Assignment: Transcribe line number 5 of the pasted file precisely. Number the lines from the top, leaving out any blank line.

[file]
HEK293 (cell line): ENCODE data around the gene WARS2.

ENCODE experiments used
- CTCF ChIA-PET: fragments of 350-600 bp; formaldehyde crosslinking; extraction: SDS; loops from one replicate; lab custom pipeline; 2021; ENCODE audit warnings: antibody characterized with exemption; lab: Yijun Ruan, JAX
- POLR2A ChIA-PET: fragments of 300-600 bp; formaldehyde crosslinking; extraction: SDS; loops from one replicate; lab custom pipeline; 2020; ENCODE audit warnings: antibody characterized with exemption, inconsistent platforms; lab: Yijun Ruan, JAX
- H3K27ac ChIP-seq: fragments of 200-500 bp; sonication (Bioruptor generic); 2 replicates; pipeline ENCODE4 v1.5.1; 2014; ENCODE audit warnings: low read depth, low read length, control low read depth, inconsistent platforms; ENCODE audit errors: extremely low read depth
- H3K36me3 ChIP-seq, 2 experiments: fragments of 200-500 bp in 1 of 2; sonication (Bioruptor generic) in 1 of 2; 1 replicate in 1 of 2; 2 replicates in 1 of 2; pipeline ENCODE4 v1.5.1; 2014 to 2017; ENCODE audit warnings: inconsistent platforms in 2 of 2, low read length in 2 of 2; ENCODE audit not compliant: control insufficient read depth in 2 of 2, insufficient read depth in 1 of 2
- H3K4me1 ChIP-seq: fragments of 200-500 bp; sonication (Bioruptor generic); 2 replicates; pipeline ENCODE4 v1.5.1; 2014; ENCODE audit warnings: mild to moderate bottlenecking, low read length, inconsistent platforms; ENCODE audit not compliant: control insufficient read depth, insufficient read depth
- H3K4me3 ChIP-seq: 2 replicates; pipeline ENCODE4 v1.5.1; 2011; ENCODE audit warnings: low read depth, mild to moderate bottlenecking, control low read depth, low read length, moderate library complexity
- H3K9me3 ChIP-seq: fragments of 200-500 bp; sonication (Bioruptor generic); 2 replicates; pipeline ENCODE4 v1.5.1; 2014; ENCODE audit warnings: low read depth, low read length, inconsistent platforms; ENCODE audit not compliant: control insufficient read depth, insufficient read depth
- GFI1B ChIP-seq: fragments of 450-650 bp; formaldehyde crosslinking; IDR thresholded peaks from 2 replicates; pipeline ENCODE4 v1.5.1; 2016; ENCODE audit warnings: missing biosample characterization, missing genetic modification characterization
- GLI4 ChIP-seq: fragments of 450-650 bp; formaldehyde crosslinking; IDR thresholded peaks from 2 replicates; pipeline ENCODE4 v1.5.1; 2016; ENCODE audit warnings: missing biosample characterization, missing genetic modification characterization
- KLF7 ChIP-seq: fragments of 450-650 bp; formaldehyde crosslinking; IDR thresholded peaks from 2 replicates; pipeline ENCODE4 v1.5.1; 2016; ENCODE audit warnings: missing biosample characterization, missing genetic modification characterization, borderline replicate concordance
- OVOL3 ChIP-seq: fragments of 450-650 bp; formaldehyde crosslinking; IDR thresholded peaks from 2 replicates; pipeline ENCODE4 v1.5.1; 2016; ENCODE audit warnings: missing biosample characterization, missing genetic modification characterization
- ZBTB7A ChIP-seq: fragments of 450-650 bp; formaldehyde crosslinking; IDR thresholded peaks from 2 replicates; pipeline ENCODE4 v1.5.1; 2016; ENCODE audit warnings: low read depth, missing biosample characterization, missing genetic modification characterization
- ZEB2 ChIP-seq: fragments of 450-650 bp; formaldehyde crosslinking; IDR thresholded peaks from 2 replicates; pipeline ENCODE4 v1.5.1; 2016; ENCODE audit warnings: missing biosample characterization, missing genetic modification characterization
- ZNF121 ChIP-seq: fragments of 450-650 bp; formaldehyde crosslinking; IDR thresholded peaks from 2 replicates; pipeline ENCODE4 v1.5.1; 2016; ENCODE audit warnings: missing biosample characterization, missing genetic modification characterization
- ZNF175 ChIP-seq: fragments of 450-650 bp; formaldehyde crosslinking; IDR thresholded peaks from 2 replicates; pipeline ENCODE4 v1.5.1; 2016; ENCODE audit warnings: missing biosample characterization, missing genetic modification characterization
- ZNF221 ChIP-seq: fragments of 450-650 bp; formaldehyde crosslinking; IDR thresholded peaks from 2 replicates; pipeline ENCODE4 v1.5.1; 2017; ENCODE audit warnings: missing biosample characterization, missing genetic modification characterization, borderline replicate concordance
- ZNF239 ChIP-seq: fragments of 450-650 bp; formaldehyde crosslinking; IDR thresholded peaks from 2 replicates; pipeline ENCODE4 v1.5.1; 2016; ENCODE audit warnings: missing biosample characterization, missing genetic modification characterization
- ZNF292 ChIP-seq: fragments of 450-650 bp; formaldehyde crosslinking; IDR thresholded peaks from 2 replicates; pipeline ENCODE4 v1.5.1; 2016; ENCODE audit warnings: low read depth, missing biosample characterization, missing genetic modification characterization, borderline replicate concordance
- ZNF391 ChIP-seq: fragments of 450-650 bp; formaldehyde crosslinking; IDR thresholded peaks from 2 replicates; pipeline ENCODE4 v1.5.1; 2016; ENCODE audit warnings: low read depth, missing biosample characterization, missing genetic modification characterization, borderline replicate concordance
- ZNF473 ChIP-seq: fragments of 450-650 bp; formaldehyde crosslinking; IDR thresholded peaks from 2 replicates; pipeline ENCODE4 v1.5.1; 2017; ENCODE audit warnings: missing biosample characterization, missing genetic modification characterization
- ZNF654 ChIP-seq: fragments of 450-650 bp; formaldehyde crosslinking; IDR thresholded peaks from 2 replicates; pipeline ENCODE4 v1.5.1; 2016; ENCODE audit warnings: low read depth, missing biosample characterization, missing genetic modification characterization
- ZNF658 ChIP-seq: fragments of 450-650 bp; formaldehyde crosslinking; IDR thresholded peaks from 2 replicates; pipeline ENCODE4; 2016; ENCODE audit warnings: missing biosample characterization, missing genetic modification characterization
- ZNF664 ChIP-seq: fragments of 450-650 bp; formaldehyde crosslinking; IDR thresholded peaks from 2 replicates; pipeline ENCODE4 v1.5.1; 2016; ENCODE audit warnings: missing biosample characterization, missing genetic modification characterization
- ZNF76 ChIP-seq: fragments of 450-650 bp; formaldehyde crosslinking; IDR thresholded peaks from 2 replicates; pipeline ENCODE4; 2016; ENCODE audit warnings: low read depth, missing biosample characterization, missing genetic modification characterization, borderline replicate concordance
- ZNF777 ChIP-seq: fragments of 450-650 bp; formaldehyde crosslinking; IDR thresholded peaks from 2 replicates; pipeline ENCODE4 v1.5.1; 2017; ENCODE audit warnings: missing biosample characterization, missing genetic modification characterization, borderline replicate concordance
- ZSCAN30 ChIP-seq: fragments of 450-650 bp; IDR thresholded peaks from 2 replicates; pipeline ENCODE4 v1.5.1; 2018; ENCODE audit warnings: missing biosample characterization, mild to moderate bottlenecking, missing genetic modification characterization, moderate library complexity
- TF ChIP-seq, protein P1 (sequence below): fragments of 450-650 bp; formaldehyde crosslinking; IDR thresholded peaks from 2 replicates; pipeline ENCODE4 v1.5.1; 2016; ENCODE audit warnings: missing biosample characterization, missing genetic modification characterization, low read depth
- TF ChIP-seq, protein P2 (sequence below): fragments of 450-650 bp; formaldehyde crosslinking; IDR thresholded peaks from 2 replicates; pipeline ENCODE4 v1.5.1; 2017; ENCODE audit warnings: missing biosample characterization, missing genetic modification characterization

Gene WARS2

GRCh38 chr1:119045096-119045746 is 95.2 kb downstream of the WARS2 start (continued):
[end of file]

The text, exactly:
- H3K27ac ChIP-seq: fragments of 200-500 bp; sonication (Bioruptor generic); 2 replicates; pipeline ENCODE4 v1.5.1; 2014; ENCODE audit warnings: low read depth, low read length, control low read depth, inconsistent platforms; ENCODE audit errors: extremely low read depth